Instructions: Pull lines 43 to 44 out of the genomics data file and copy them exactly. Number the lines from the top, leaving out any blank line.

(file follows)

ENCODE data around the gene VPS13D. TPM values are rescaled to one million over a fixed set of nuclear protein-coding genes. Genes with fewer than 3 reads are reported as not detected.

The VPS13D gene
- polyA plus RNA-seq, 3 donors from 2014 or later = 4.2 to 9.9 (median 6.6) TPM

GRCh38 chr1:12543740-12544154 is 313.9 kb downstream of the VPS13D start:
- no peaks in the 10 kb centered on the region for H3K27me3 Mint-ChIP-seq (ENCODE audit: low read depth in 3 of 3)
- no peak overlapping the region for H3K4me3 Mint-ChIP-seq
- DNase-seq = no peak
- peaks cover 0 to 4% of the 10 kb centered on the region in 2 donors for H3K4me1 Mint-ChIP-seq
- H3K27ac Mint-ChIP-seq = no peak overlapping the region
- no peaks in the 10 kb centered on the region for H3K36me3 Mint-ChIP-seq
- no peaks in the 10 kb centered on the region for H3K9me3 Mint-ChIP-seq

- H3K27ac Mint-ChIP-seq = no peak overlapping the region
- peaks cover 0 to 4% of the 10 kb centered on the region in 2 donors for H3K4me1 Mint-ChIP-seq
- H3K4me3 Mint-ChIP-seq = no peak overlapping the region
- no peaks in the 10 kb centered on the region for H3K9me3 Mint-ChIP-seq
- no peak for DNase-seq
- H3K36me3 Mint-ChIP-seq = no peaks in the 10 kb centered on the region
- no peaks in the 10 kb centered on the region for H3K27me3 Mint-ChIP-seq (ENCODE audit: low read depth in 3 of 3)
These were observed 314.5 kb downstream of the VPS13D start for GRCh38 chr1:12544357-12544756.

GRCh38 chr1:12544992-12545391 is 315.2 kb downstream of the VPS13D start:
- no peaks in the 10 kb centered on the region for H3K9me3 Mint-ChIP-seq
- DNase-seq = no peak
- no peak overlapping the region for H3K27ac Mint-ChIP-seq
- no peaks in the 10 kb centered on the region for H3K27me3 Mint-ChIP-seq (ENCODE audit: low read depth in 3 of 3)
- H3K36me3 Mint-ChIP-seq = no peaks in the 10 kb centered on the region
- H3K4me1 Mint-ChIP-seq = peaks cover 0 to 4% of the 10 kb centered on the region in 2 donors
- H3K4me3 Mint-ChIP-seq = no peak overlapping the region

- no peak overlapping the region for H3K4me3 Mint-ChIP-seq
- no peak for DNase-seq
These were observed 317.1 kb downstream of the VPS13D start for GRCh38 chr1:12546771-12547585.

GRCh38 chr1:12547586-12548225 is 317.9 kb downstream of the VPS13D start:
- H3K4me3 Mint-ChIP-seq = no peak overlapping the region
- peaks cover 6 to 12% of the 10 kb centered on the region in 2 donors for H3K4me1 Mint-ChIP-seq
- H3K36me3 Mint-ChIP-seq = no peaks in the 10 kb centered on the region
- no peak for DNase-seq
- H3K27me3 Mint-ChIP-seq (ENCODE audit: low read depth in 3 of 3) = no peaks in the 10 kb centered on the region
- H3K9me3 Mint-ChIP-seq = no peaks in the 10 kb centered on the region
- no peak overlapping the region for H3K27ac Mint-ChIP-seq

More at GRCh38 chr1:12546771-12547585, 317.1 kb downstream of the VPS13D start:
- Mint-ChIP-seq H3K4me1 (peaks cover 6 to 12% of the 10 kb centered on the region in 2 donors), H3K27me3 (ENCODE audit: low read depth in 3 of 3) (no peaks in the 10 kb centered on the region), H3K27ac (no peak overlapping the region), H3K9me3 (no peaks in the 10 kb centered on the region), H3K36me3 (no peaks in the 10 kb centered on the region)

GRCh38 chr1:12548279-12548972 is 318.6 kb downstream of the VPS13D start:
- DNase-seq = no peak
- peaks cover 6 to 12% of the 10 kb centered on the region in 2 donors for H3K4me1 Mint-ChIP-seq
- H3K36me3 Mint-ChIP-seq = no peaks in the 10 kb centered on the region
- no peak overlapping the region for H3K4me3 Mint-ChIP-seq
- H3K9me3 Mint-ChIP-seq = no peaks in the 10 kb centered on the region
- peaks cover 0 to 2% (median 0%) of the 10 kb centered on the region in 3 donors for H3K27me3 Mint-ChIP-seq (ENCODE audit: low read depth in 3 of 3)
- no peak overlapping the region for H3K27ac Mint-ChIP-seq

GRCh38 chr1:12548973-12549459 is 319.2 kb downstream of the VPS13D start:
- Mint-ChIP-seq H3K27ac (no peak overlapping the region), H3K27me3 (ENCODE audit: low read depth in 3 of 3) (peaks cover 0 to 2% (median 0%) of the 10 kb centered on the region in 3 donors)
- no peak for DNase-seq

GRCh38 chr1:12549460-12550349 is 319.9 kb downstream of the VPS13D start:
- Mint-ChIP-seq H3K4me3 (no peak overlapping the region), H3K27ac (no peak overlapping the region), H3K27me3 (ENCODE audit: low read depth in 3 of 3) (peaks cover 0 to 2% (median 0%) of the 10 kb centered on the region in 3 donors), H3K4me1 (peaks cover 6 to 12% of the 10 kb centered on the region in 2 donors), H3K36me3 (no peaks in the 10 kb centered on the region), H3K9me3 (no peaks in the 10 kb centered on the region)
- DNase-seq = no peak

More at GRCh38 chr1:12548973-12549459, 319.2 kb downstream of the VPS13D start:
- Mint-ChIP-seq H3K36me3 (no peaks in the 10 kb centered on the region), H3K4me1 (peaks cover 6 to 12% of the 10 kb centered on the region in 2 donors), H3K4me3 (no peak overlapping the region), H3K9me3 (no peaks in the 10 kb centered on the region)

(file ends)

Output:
- peaks cover 6 to 12% of the 10 kb centered on the region in 2 donors for H3K4me1 Mint-ChIP-seq
- H3K36me3 Mint-ChIP-seq = no peaks in the 10 kb centered on the region